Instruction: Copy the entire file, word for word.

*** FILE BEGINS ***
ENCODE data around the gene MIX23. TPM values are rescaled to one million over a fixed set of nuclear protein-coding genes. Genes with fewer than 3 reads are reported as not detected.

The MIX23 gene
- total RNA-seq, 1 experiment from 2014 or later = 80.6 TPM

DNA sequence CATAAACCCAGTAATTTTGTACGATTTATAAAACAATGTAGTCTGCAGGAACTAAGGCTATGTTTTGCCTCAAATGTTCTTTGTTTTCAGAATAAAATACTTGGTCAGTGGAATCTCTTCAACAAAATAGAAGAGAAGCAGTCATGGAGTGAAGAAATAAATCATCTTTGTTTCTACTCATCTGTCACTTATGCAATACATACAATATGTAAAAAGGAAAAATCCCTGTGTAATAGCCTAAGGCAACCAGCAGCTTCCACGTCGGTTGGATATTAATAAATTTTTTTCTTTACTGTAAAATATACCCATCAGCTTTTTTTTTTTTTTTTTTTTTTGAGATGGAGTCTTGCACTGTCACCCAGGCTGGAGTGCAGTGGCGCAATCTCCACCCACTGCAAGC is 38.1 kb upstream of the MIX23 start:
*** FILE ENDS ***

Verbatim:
ENCODE data around the gene MIX23. TPM values are rescaled to one million over a fixed set of nuclear protein-coding genes. Genes with fewer than 3 reads are reported as not detected.

The MIX23 gene
- total RNA-seq, 1 experiment from 2014 or later = 80.6 TPM

DNA sequence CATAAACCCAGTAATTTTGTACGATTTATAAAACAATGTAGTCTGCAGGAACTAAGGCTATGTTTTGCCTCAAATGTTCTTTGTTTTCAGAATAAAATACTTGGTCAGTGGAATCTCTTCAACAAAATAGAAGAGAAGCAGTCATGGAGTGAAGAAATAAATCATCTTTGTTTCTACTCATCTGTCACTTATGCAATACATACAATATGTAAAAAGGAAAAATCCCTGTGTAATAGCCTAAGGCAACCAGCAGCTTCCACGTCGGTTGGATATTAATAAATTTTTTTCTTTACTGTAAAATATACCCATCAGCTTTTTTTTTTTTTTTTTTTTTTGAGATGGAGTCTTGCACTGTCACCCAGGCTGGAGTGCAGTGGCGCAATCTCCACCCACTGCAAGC is 38.1 kb upstream of the MIX23 start: